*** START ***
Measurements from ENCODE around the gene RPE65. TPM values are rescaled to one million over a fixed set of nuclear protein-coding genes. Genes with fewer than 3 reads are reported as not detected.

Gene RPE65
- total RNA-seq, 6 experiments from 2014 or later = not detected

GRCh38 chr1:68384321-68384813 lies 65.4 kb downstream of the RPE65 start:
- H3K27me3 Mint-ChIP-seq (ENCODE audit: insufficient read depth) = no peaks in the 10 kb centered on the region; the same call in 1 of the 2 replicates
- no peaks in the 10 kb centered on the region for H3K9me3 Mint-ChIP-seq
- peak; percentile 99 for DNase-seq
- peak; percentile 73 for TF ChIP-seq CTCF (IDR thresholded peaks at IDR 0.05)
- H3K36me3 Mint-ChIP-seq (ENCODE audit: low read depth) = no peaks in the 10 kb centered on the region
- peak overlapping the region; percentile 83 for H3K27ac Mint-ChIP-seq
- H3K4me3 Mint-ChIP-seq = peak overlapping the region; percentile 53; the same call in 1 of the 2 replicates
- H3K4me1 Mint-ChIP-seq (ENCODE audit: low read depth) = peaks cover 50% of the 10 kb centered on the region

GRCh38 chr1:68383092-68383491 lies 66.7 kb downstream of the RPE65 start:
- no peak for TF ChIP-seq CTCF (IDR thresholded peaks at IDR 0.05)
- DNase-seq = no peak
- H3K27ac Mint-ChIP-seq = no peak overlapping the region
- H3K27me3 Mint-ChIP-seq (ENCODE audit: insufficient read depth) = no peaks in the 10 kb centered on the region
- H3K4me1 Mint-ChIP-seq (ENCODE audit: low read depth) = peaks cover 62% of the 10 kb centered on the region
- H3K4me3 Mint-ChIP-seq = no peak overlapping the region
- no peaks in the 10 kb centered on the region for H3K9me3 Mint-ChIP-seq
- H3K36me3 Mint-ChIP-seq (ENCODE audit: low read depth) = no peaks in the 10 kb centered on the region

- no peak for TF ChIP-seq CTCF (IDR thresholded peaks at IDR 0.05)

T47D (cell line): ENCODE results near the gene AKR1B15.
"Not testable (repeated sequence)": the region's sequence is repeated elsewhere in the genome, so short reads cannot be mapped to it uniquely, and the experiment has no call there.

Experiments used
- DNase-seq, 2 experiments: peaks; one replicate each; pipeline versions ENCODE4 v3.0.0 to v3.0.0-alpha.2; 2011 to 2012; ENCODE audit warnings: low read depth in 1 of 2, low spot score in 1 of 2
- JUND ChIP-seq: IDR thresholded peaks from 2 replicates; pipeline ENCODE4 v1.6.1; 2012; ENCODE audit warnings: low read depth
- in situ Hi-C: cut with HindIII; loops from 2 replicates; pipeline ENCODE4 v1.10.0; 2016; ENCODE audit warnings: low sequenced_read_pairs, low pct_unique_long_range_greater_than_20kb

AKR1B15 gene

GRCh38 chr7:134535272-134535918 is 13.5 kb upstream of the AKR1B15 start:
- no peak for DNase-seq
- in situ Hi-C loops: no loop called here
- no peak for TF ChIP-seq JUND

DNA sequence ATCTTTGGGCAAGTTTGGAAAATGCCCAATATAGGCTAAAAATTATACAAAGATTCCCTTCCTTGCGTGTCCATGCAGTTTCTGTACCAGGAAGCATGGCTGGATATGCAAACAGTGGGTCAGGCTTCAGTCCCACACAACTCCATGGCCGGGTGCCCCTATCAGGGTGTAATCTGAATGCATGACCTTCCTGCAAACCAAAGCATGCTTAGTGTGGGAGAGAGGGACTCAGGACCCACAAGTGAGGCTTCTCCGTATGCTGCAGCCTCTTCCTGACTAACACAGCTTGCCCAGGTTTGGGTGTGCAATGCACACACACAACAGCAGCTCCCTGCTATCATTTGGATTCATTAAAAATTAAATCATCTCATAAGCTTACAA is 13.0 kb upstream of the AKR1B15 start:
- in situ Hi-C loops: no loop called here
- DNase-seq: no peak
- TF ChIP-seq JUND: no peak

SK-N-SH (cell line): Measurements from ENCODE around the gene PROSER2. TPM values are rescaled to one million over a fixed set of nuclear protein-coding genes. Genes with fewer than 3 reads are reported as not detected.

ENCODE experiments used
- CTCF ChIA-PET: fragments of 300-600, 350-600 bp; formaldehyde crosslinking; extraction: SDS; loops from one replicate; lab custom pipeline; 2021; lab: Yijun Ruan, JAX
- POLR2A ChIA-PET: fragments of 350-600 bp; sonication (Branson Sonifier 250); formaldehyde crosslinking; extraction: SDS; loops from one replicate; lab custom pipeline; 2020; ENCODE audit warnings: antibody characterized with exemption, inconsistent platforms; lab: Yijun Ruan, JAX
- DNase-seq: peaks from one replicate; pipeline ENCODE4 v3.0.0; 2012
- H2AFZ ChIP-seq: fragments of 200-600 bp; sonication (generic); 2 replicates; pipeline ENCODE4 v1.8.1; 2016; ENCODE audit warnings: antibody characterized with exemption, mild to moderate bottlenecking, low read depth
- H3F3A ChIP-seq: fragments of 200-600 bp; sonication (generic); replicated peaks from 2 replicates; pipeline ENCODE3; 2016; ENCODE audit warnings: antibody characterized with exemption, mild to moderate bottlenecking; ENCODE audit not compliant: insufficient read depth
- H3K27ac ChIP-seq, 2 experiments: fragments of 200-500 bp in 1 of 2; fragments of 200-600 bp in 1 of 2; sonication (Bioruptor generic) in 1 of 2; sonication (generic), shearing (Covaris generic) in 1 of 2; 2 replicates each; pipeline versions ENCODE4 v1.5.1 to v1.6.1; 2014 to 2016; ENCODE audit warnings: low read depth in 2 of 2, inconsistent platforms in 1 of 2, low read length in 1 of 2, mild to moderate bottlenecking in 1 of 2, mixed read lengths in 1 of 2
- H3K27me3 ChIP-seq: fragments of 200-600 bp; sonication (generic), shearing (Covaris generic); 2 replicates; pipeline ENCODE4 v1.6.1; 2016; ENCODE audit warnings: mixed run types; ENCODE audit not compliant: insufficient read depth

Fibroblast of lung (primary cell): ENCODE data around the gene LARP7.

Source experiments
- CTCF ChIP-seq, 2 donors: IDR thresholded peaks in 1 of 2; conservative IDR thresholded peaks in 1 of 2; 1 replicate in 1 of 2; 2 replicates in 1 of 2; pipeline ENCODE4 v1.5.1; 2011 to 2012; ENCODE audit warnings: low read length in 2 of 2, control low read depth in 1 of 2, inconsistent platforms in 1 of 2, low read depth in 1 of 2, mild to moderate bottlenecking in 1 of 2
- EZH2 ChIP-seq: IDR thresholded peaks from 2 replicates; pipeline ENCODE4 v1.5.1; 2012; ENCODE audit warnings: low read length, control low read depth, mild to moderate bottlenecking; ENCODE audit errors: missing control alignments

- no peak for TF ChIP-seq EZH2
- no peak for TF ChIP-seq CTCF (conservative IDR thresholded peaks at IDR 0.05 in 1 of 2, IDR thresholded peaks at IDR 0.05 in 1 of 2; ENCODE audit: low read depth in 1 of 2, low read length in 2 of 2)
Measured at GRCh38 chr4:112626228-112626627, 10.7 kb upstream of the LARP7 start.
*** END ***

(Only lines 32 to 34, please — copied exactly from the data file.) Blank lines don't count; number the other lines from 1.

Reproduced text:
- in situ Hi-C loops: no loop called here
- no peak for TF ChIP-seq JUND

DNA sequence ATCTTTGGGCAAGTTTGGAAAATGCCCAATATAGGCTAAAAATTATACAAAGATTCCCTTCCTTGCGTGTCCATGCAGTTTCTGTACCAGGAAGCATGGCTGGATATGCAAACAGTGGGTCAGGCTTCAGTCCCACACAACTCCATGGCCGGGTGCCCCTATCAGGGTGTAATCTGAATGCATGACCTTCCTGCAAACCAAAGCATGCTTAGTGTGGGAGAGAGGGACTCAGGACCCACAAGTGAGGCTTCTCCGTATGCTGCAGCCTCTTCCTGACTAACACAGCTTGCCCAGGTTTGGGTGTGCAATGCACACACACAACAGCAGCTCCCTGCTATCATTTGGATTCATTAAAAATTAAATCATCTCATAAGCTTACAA is 13.0 kb upstream of the AKR1B15 start: